Although Prior has suffered through a variety of injuries over the last few years (tendinitis, fractured elbow after being hit by a pitch), his struggles of late have revolved around his throwing shoulder. Last year Cubs trainer Mark O'Neal was quoted on the Cubs' website as stating that Prior had "laxity," which he further defined as genetic looseness, in Prior's shoulder. This set off a bit of a media buzz about this "laxity" condition that Prior was battling. The fact is that many successful pitchers have laxity in their throwing shoulders. Laxity, which basically means extra motion or "play" in a joint, often develops in the thrower's shoulder as a result of the repeated extreme (and unnatural) ranges of motion induced by pitching.
Every joint in the body has two interfacing bony surfaces that move relative to one another to allow for normal motion. The two bony ends are encased by fibrous tissue, the joint capsule, which helps stabilize them. The capsule can be overstretched – either traumatically (which is what happens when a joint dislocates, often tearing the capsule) or gradually, over time, as a result of repeated stretching (which is usually the scenario for the thrower). So in essence, the presence of laxity in a pitcher, especially at the pro level, is not uncommon, and may even be beneficial in terms of allowing more wind-up to produce greater forces when pitching.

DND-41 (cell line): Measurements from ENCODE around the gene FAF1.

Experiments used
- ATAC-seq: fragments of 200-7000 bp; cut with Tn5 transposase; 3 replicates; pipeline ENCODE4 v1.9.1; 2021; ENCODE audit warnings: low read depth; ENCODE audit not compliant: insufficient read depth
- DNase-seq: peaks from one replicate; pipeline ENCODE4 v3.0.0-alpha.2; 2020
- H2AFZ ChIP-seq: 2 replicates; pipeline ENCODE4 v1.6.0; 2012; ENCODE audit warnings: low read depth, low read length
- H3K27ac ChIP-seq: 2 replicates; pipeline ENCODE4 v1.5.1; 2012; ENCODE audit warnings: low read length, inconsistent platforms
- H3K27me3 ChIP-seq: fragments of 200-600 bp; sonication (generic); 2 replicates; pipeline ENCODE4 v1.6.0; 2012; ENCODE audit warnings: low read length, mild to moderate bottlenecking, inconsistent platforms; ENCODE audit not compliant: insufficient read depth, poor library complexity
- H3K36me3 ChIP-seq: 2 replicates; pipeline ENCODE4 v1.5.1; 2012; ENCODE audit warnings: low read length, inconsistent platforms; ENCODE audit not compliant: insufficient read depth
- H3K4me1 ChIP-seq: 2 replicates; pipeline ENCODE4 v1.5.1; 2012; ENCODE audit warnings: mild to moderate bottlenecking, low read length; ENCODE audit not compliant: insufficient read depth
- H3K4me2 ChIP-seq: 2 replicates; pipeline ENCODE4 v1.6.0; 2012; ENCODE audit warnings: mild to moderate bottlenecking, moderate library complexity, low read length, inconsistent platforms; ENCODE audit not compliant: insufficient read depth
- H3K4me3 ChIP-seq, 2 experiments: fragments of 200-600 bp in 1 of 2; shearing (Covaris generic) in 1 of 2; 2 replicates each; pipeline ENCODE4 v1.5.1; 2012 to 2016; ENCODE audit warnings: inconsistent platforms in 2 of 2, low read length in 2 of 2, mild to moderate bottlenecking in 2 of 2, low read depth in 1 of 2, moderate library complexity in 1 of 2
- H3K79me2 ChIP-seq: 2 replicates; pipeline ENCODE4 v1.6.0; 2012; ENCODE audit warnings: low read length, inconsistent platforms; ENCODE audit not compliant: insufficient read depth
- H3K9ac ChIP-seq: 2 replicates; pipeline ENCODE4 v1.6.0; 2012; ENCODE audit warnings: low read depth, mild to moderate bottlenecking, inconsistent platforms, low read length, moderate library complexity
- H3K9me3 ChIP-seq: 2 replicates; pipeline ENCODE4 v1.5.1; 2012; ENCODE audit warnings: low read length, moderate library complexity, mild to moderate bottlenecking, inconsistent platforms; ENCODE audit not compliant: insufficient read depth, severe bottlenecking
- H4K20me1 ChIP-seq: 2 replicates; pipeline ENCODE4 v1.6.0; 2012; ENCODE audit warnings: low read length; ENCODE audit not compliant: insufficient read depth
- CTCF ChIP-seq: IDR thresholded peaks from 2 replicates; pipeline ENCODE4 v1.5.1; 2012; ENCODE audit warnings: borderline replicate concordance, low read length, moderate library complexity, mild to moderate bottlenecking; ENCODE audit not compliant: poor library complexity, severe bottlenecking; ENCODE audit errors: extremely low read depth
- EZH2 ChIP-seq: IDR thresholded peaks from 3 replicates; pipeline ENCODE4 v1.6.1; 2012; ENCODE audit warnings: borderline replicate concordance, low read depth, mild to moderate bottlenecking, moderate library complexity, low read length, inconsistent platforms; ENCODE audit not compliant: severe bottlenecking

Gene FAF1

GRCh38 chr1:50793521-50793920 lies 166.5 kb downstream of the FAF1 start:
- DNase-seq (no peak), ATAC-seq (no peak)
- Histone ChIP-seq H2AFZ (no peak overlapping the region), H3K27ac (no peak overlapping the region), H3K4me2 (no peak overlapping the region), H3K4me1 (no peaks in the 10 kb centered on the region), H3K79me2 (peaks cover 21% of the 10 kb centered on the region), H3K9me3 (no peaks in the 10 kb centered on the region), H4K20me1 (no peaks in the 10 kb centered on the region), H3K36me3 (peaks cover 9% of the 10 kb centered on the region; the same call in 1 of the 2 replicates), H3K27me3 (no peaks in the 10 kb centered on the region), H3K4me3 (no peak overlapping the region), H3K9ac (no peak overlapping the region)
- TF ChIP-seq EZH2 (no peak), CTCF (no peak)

So why is it a problem for Prior? The less inherently stable a joint is, the more that joint relies on the support of the muscles around it. In the case of the shoulder, several muscle groups, most notably the rotator cuff, must provide that extra support. Additionally the scapular muscles (muscles that control the movement of the shoulder blade) must provide a strong base of support for the cuff. If these muscles are not all working synchronously, the joint can feel like it is slipping or sliding and can become painful. If this goes on for long enough, abnormal forces at the shoulder cause further tissue breakdown, and this is how a pitcher can find himself going under the knife. The take-away message here is that the key to a healthy shoulder is excellent muscular support. In the absence of a gross defect in the shoulder that would clearly respond to surgical repair, the first choice for this type of problem is rehab. This helps explain why the three orthopedic surgeons who evaluated Prior last year all recommended intensive rehab as the best course of action.
It remains to be seen how effective Prior can be in his return. The glass half-full observer can celebrate the fact that Prior is pitching without pain. If he can continue to do so while rediscovering his command and adding some speed, he could be a force. It is a big "if," but it's an "if" with upside, and so we, along with the Cubs, must wait and see.